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COVID-19: NHS needs £12 billion to repair pandemic damage

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The pandemic has devastated the NHS The pandemic has devastated the NHS

An extra £12 billion a year is needed to invest in the NHS and care system, to recover the damage done by the COVID-19 pandemic, a report from the Institute for Public Policy Research (IPPR) has found.

The report outlines the impact of COVID-19 on primary and secondary care services. It states that there have been 31 million fewer GP appointments since the pandemic began, a situation impacting people with long term conditions disproportionately.

Furthermore, an additional 4500 avoidable cancer deaths are expected this year because of pandemic disruptions, undoing at least eight years of colorectal cancer survival rate progress, six years in breast cancer survival rates, and two years in lung cancer survival progress. The proportion of cancers diagnosed while still highly curable has dropped from 44% to 41%.

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‘The NHS has been there for us, from outbreak to vaccine. Our blueprint for reform is the booster shot it now dearly needs. A decade of austerity left our NHS running at the top of its capacity, rather than the top of its game. As a result, the consequences of the pandemic on people suffering with illnesses such as cancer and depression have been huge. There is a real risk now that this damage embeds and the NHS falls further down international rankings,’ said Dr Parth Patel, IPPR Research fellow and lead author.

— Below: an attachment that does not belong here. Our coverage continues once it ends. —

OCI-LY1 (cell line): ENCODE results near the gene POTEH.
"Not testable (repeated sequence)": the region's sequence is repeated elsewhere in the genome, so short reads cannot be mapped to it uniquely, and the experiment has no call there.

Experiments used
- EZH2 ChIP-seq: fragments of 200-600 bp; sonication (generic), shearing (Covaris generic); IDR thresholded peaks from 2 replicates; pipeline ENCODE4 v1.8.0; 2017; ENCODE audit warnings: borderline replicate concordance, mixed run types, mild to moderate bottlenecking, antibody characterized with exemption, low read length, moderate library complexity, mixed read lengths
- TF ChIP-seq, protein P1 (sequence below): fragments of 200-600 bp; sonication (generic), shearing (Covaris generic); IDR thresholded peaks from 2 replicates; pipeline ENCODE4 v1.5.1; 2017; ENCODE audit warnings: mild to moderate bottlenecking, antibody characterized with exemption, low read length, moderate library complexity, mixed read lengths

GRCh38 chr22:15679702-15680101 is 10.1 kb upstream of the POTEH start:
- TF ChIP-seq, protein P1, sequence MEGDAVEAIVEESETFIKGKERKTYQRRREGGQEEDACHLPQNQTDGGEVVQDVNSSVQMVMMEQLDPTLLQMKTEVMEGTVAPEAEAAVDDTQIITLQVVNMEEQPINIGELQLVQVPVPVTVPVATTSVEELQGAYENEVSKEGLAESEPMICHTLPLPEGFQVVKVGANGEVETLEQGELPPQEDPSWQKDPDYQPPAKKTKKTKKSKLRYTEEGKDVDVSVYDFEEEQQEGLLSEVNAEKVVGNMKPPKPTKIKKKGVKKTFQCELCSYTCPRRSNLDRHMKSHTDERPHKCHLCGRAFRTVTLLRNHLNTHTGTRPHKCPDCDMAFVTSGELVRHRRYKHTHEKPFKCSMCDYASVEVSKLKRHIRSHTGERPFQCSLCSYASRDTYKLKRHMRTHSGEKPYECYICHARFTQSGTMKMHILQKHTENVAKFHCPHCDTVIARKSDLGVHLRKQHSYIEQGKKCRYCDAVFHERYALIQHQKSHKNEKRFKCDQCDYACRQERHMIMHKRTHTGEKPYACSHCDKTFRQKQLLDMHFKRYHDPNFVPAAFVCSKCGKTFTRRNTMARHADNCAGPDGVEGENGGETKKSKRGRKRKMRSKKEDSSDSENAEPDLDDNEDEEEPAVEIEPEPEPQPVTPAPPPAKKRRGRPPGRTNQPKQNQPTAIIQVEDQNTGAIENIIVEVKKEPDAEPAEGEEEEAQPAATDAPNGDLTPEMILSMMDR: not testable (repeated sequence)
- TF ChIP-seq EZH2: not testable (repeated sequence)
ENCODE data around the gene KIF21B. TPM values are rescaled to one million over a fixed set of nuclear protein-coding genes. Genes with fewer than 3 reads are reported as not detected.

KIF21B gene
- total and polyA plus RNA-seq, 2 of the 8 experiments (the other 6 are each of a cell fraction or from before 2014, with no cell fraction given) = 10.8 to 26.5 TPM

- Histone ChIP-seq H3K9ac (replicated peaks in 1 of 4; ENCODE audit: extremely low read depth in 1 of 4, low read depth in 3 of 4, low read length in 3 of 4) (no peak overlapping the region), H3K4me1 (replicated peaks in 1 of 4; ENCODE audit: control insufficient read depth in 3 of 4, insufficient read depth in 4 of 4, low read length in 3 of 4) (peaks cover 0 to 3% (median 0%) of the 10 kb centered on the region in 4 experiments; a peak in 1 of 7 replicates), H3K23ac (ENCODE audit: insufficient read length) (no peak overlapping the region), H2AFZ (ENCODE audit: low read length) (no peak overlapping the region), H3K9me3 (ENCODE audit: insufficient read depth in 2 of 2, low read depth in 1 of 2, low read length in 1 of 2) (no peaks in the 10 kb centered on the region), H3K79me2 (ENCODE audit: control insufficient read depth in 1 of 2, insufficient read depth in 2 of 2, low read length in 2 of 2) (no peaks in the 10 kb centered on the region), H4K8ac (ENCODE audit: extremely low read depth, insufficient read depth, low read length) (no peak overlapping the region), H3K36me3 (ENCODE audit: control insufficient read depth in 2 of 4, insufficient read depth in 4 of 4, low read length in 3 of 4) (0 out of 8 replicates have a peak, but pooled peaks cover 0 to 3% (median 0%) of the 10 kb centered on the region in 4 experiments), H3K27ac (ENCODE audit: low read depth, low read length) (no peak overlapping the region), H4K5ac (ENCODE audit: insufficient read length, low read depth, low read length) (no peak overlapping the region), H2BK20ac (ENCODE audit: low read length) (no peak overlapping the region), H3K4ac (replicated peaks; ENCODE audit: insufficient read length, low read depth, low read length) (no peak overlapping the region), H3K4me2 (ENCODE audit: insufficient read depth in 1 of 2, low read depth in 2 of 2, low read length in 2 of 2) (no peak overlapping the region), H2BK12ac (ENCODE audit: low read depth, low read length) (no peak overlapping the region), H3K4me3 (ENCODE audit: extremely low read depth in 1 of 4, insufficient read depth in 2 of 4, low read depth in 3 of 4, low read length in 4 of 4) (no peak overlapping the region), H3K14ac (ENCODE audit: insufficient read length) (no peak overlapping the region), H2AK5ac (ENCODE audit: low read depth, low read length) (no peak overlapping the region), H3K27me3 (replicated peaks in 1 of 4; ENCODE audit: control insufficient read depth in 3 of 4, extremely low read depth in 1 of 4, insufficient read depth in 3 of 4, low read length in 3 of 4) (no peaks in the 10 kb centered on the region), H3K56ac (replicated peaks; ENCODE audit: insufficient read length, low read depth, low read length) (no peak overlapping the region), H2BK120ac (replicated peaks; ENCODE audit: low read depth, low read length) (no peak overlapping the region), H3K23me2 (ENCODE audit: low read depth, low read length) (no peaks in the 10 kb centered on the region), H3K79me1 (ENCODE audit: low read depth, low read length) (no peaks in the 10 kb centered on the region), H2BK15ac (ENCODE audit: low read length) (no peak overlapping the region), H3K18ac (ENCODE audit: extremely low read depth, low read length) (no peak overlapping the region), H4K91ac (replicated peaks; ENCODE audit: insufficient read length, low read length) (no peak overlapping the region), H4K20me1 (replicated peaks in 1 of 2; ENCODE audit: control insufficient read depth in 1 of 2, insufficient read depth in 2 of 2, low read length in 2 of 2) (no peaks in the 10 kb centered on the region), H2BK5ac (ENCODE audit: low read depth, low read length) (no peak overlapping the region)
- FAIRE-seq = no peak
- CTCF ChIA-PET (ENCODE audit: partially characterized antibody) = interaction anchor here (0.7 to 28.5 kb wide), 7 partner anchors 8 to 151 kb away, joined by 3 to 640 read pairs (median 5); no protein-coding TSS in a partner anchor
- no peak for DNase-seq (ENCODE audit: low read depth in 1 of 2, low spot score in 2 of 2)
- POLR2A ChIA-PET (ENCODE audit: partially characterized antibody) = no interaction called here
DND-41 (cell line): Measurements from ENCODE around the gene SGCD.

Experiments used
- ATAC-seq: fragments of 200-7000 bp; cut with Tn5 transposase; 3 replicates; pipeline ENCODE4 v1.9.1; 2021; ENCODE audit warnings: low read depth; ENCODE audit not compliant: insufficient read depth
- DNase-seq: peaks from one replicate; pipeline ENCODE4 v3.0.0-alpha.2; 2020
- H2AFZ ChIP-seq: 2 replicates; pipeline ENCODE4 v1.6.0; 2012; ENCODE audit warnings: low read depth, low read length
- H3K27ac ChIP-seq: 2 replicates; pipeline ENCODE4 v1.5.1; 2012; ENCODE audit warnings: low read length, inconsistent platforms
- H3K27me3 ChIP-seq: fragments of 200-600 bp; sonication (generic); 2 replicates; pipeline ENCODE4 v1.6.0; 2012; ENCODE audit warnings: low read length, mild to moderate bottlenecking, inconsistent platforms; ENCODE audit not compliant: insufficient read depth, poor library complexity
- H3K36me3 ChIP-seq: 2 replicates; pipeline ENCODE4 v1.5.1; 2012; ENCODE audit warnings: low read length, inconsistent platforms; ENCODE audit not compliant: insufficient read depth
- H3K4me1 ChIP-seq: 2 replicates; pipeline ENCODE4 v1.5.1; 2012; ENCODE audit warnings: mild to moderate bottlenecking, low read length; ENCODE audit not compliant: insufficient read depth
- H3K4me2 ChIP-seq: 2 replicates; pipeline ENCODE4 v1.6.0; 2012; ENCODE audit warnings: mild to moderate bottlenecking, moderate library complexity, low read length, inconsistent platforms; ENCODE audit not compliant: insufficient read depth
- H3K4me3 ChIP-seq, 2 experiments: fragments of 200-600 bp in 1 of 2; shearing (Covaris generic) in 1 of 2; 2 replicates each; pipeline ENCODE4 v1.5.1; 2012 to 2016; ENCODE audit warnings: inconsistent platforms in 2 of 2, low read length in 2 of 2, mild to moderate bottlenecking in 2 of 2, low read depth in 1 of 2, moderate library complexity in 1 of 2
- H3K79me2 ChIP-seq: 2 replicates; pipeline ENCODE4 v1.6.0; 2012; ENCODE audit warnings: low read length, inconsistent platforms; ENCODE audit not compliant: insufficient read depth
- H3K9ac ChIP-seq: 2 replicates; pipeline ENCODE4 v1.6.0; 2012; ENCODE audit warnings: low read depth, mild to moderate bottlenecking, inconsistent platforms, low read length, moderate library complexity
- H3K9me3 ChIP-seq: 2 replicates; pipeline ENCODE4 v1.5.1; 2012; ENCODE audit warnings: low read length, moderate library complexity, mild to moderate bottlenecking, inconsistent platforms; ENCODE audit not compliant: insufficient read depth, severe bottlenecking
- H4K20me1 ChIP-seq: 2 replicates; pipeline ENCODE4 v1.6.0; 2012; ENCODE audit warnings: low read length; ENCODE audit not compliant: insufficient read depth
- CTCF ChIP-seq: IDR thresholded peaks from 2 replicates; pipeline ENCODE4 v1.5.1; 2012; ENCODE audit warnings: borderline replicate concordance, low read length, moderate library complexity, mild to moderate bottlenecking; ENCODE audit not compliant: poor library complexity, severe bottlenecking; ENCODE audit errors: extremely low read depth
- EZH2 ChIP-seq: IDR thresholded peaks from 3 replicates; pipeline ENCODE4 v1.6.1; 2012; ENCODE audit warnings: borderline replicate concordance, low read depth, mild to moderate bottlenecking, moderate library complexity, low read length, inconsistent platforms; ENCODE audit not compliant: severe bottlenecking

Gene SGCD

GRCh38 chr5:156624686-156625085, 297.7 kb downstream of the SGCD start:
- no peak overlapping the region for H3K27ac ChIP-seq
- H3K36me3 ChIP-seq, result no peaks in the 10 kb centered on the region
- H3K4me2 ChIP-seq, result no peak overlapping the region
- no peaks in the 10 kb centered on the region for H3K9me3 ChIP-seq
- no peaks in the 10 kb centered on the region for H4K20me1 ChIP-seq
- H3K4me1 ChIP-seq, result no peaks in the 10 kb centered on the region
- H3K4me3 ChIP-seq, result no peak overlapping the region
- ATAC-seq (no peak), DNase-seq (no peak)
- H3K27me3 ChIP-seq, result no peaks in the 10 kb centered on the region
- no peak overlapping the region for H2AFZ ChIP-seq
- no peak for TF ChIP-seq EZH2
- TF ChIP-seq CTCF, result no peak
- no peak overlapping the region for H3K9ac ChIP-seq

‘The government wants to ‘build back better’ in health and care. This landmark report provides a costed and comprehensive plan on how to do that. It offers implementable solutions to the shrinking workforce, the crisis in care and fragmented health services.’

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The report calculates that a further £10.1 billion of investment would be needed annually, on top of the £2.2 billion COVID-19 catch-up funding, to realise the vision of a truly world-leading service and to get the NHS in England back on course to meet its own NHS Long Term Plan objectives.

‘It is high time this government backed its build back better rhetoric with tangible policy and new funding,’ said Chris Thomas, IPPR Senior Research Fellow.

‘We have among the lowest numbers of nurses, doctors and long term care workers per capita. We face thousands more cancer deaths and 12,000 more heart attacks and strokes in the coming years. The number of people with mental ill health or multiple, chronic conditions is rising sharply. We are on the very edge of a precipice of a whole decade of severe health disruption. Now is no time to be timid. We urge the government to give the NHS the boost it so desperately needs, and to protect the nation’s health in the decade to come.’

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